The same demographic shifts working against the Medicare trust funds also are causing financial shortfalls for Social Security: the retirements of members of the baby-boom generation and lower birth rates in succeeding generations. There is now a smaller workforce paying taxes to support more people getting benefits. According the Social Security Board of Trustees’ annual report, the Social Security trust funds together face depletion in 2035, the same year as the trustees projected in last year’s report. The trustees have repeatedly warned of insolvency and called for changes to ensure future retirees get benefits.

The trustees estimate the OASI trust fund will reach insolvency in 2034, the same year they projected last year. Trustees expect the fund will only be able to provide approximately 76% of scheduled benefits when it reaches insolvency. The 2020 trustees report does not account for the COVID-19 pandemic, which almost certainly will affect the sustainability of the trust fund. As with Medicare, high unemployment driven by the pandemic reduces payroll taxes that fund Social Security.

The much smaller DI trust fund is projected to be depleted in 2065, which is 13 years later than last year’s estimate of 2052. This is because of a decline in people receiving and applying for the benefits and better control of fraud and abuse in the system. In 2019, there were 9.9 million people receiving DI benefits. Trustees expect the fund will be able to pay 92% of scheduled benefits when it reaches insolvency.  

According to CBO’s updated estimate, which accounts for the coronavirus pandemic, the OASI trust fund will become insolvent in 2031. CBO now expects the DI trust fund to be exhausted in 2026, sooner than it previously estimated, due to an expected reduction in payroll tax revenues and increased spending on benefits. Once the Social Security trust funds’ assets have been used up, current law requires the program to reduce benefits to match its income. Unless Congress enacts reforms to the system, extensive cuts to benefits, regardless of beneficiaries’ age or need, will result.

highway trust fund

The Highway Trust Fund is the main source of federal aid to states and local agencies for their highway and public transportation construction and repair. Most HTF revenue comes from federal excise taxes on motor fuel. The excise tax on gasoline is a fixed rate of 18.3 cents per gallon; it was last raised in 1993. Gas tax revenue is expected to decline as people drive more fuel-efficient and electric vehicles. Other HTF revenue comes from a retail sales tax on heavy highway vehicles such as trucks and trailers, as well as an excise tax on heavy vehicle tires and an annual use tax on heavy vehicles. The authorization for the HTF programs and the trust fund’s ability to spend money expire September 30. In July 2019, the Senate Environment and Public Works Committee unanimously passed its part of a reauthorization bill for highway programs. A comprehensive reauthorization also would include provisions under the jurisdictions of the Senate Banking, Commerce, and Finance Committees. Meanwhile, the House passed a partisan bill this past July. By the end of September, Congress will need to pass a comprehensive reauthorization law or an extension of the programs.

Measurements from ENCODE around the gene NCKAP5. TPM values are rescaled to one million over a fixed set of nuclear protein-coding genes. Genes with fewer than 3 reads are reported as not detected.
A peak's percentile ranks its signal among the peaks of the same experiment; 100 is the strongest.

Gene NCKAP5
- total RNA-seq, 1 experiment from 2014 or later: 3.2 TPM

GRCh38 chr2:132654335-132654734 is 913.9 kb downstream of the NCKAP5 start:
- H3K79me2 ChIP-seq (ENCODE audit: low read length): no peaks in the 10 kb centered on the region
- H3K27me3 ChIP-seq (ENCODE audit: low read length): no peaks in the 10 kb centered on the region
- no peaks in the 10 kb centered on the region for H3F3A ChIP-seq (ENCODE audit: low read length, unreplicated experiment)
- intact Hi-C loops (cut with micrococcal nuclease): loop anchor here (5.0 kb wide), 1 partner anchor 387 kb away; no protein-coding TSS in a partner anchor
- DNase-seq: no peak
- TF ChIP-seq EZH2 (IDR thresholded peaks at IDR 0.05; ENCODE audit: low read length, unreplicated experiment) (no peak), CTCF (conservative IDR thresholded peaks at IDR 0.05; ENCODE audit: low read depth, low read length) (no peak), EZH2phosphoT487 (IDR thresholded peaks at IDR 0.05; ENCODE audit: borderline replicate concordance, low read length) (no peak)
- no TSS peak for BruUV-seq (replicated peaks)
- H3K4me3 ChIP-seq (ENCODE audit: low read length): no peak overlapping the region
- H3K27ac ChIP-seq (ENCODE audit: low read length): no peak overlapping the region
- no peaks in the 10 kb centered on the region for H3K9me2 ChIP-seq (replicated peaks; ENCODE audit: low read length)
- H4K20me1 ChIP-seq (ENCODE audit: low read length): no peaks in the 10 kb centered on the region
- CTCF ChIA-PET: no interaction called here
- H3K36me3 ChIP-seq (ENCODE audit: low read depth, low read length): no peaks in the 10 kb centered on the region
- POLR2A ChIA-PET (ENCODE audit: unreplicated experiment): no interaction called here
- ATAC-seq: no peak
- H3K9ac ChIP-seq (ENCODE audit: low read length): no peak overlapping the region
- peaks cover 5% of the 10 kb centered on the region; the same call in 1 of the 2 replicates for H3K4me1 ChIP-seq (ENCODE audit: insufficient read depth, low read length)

For years, the HTF has spent more than it collects in revenue − in fiscal year 2019, it collected $44.5 billion in revenues and spent $56.1 billion. These annual deficits reduce the fund’s cash balance and push it closer to a shortfall. Congress has kept the fund’s balance positive with periodic transfers, mainly from the general fund, which total $143.6 billion since 2008. The Department of Transportation relies on the fund having enough money so it can reimburse states and transit agencies right away for the federal government’s share of project costs. The HTF cannot borrow to mitigate a shortfall. If there were a shortfall, DOT might slow or limit its payments or take other steps to manage the trust fund’s cash. 

The coronavirus and resulting economic downturn make matters worse for the HTF. When states and cities issued stay-at-home orders to reduce the spread of the virus, driving and gas consumption fell. DOT reported that motor vehicle travel was down 40% in April from the year before. In May, CBO said that the pandemic-induced decrease in driving would reduce HTF revenues, though spending from the trust fund could also slow if states temporarily stop transportation projects. Some states have delayed or called off planned projects due to losses in state fuel tax and toll revenues. Others have taken advantage of lighter traffic to expedite projects.

Traffic volumes are recovering, but are still well below last year’s level. By July net HTF revenues had begun to recover after several months of declines. Spending from the trust fund’s highway account in July was only a little less than the average spending for July 2018 and 2019.

The economic recovery, employment trends, and the course of the virus will influence how the Highway Trust Fund’s finances rebound, but its cash shortfall still looms. CBO now estimates that both the highway account and transit account will be exhausted in fiscal year 2021.